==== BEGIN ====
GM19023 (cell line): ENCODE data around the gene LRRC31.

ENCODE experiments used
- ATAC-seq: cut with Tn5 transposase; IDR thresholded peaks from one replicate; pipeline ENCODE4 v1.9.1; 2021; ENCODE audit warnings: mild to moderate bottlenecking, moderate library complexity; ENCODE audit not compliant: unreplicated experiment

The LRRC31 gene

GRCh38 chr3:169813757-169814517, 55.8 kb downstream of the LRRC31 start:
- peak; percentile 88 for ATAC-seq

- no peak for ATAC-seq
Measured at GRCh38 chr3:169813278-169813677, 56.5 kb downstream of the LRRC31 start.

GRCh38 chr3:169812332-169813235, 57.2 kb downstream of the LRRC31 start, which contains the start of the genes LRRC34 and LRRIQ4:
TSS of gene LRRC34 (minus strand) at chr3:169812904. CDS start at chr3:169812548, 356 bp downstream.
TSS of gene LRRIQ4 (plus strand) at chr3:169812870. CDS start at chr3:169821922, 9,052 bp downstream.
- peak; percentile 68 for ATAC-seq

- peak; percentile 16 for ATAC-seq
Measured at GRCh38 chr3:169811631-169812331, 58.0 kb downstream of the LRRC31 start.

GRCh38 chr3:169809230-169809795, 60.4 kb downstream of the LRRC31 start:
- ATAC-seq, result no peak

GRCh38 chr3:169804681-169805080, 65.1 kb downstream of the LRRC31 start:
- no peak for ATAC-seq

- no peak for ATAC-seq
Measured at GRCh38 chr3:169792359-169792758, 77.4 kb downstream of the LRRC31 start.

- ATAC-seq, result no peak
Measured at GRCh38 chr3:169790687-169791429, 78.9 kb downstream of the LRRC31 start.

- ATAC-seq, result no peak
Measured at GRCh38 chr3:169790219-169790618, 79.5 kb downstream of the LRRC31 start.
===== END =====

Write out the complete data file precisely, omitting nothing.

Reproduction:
GM19023 (cell line): ENCODE data around the gene LRRC31.

ENCODE experiments used
- ATAC-seq: cut with Tn5 transposase; IDR thresholded peaks from one replicate; pipeline ENCODE4 v1.9.1; 2021; ENCODE audit warnings: mild to moderate bottlenecking, moderate library complexity; ENCODE audit not compliant: unreplicated experiment

The LRRC31 gene

GRCh38 chr3:169813757-169814517, 55.8 kb downstream of the LRRC31 start:
- peak; percentile 88 for ATAC-seq

- no peak for ATAC-seq
Measured at GRCh38 chr3:169813278-169813677, 56.5 kb downstream of the LRRC31 start.

GRCh38 chr3:169812332-169813235, 57.2 kb downstream of the LRRC31 start, which contains the start of the genes LRRC34 and LRRIQ4:
TSS of gene LRRC34 (minus strand) at chr3:169812904. CDS start at chr3:169812548, 356 bp downstream.
TSS of gene LRRIQ4 (plus strand) at chr3:169812870. CDS start at chr3:169821922, 9,052 bp downstream.
- peak; percentile 68 for ATAC-seq

- peak; percentile 16 for ATAC-seq
Measured at GRCh38 chr3:169811631-169812331, 58.0 kb downstream of the LRRC31 start.

GRCh38 chr3:169809230-169809795, 60.4 kb downstream of the LRRC31 start:
- ATAC-seq, result no peak

GRCh38 chr3:169804681-169805080, 65.1 kb downstream of the LRRC31 start:
- no peak for ATAC-seq

- no peak for ATAC-seq
Measured at GRCh38 chr3:169792359-169792758, 77.4 kb downstream of the LRRC31 start.

- ATAC-seq, result no peak
Measured at GRCh38 chr3:169790687-169791429, 78.9 kb downstream of the LRRC31 start.

- ATAC-seq, result no peak
Measured at GRCh38 chr3:169790219-169790618, 79.5 kb downstream of the LRRC31 start.